Bernie Taft and 1968: Tanks in Prague, Turmoil in Australian Universities
In August 1968, the Soviet Union sent troops into Czechoslovakia to end the liberalising regime of Alexander Dubcek; the incident and its aftermath became known as the Prague Spring. The events in the Soviet bloc were part of an international wave of uprisings and movements throughout 1968 that would have a profound impact on the Australian Left. The Communist Party of Australia was one of the few in the international movement to publicly condemn the Soviet action. CPA leader Bernie Taft knew Dubcek personally and was instrumental in convincing the Party to take such a stand.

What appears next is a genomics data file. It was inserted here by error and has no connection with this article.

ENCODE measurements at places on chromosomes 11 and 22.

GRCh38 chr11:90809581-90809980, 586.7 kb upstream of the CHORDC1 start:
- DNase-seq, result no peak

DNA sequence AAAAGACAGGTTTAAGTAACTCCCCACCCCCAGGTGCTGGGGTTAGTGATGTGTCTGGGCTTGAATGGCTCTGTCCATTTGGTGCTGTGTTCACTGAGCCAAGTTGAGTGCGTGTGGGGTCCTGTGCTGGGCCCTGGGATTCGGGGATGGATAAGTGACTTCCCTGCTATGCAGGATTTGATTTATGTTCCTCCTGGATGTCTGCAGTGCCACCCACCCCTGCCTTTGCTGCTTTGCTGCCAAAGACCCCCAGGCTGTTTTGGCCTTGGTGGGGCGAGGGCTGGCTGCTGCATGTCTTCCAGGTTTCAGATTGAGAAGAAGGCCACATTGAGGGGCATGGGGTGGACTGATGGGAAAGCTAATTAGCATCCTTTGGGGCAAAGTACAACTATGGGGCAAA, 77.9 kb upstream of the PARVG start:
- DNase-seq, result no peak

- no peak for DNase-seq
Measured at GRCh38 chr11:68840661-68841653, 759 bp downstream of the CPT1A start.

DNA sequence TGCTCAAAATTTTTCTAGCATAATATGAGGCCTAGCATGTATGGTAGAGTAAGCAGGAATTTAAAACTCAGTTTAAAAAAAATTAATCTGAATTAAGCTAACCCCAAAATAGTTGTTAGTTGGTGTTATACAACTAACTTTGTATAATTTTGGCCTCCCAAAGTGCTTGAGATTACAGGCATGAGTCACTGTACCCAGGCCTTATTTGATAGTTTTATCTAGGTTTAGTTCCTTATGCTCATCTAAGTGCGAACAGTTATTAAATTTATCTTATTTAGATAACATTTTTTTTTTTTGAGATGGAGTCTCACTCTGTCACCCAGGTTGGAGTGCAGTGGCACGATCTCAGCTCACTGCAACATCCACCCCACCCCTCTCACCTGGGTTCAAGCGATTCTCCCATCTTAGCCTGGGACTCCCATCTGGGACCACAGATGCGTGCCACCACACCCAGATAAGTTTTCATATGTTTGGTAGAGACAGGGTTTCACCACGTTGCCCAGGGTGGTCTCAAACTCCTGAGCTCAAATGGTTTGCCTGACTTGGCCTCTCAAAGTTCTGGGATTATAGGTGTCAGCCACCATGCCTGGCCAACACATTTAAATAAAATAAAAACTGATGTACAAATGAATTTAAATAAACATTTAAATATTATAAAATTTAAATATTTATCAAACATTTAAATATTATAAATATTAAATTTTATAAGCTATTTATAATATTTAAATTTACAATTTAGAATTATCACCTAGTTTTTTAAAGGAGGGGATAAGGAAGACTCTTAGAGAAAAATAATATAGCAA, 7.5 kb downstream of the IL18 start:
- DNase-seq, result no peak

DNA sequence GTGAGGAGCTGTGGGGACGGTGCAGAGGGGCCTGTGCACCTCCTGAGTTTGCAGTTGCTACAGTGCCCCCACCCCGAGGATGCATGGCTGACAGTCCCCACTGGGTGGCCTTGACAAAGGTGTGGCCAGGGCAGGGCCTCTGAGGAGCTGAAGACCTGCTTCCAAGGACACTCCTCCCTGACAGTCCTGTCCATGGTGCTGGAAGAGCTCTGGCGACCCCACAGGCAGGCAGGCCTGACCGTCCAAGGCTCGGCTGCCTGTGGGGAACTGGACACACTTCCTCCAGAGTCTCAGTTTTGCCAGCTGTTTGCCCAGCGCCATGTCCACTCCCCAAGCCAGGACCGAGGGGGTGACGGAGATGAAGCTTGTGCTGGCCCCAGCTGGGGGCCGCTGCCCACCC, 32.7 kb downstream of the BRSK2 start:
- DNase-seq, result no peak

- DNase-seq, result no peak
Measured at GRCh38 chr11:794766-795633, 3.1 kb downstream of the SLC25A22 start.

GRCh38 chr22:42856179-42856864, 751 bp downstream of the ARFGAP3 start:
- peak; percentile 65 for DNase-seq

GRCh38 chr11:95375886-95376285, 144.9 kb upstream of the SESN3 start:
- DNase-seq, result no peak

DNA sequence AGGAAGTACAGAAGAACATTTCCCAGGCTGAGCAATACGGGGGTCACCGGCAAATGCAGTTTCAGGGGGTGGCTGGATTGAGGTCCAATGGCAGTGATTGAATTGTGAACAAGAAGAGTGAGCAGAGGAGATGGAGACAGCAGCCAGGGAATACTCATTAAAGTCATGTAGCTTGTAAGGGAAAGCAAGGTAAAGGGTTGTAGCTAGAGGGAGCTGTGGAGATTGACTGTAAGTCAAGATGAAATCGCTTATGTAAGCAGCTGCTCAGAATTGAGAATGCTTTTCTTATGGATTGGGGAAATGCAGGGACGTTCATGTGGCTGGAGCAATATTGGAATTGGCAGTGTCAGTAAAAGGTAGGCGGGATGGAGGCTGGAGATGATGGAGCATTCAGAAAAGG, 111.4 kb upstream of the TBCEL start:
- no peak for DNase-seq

On the 50th anniversary of the Prague Spring, the University of Melbourne Archives is pleased to announce the opening of the Bernie Taft collection. The collection contains over 100 boxes ranging from the 1950s-1990s, comprising correspondence, personal notes, movement documents and much more. It will be one of the most significant collections on the history of the Australian Left to become available for research in recent years.
To mark these events, the University of Melbourne Archives and the School of Historical and Philosophical Studies will be hosting a free public symposium looking at the legacy of 1968, Bernie Taft and other political collections held in the Archives.
The symposium coincides with the Melbourne launch of the Routledge Studies in Radical History and Politics edition, The Far Left in Australia Since 1945 edited by Jon Piccini, Evan Smith and Matthew Worley. The launch will be held at the Ian Potter Museum of Art, which will be showing the State of the Union exhibition. More details on the symposium here.